This paper addresses the development and comparative assessment of macroscopic network-level traffic flow models, which describe the behavior and interrelation between traffic variables defined at the network level. These variables include average speed, concentration, flow, the fraction of vehicles stopped in the network, and the two-fluid running time variables. Three alternative sets of interrelated models, each with a different starting postulate, are presented and tested in terms of their performance against a series of microscopic simulation runs corresponding to different concentration levels. The analysis indicates that the network-level traffic variables are interrelated in a manner similar to that captured by the traffic models established for individual road sections. In particular, a well-known linear speed-concentration model as well as a nonlinear alternative is found to be generally applicable at the network level.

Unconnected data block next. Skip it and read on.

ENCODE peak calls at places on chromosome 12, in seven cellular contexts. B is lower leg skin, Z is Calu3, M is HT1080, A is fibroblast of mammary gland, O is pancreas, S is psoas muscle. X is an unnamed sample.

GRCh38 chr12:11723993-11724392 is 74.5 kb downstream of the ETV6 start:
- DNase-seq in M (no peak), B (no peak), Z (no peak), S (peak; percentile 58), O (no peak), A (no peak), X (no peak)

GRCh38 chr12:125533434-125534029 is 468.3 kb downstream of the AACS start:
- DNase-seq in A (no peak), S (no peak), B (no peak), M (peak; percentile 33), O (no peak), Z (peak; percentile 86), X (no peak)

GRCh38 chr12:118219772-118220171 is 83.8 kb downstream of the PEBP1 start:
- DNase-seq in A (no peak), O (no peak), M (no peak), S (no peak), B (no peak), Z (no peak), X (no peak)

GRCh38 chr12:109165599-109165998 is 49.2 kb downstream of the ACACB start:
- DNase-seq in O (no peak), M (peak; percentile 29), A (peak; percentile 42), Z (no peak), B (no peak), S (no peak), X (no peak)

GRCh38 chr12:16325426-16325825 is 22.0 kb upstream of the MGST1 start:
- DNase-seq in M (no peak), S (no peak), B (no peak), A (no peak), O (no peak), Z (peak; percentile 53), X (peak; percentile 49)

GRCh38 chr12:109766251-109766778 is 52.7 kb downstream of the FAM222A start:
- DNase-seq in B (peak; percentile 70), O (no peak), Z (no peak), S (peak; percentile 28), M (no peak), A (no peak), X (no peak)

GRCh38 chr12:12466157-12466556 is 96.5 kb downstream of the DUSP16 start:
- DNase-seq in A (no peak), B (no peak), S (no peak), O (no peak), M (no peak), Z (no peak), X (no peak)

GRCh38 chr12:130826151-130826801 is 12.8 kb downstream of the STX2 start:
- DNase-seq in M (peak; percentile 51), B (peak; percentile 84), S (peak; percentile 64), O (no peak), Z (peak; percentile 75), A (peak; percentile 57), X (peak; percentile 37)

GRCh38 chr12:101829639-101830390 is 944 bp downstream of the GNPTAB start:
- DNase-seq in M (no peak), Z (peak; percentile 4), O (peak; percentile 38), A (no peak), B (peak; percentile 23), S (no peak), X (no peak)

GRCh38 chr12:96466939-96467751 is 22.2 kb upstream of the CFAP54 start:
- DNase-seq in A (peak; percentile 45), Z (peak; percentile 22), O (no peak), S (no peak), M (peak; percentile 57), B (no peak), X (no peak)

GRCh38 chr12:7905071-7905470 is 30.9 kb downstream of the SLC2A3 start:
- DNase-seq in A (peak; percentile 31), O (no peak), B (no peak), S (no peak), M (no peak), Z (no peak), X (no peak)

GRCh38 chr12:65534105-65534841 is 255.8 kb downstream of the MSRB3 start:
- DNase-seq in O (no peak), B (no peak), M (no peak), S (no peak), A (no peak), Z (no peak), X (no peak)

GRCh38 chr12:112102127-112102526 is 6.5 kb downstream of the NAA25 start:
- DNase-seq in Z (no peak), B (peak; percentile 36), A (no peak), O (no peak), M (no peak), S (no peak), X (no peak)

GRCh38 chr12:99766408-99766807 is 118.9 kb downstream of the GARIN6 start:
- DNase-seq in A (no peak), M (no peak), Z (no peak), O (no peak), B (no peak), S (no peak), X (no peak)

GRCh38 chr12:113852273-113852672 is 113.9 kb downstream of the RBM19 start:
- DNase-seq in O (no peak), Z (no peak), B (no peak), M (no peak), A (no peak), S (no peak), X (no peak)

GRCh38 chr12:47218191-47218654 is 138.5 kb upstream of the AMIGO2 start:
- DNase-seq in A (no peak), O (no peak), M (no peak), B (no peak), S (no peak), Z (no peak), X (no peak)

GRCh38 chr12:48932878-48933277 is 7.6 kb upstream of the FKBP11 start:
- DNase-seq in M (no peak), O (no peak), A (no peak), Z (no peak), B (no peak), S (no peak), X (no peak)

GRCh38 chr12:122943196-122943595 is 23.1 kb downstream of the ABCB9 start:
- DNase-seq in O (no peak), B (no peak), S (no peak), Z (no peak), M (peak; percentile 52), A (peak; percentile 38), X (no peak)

|Original language||English (US)|
|Number of pages||11|
|Journal||Transportation Research Record|
|State||Published - Jan 1 1987|
ASJC Scopus subject areas
- Civil and Structural Engineering
- Mechanical Engineering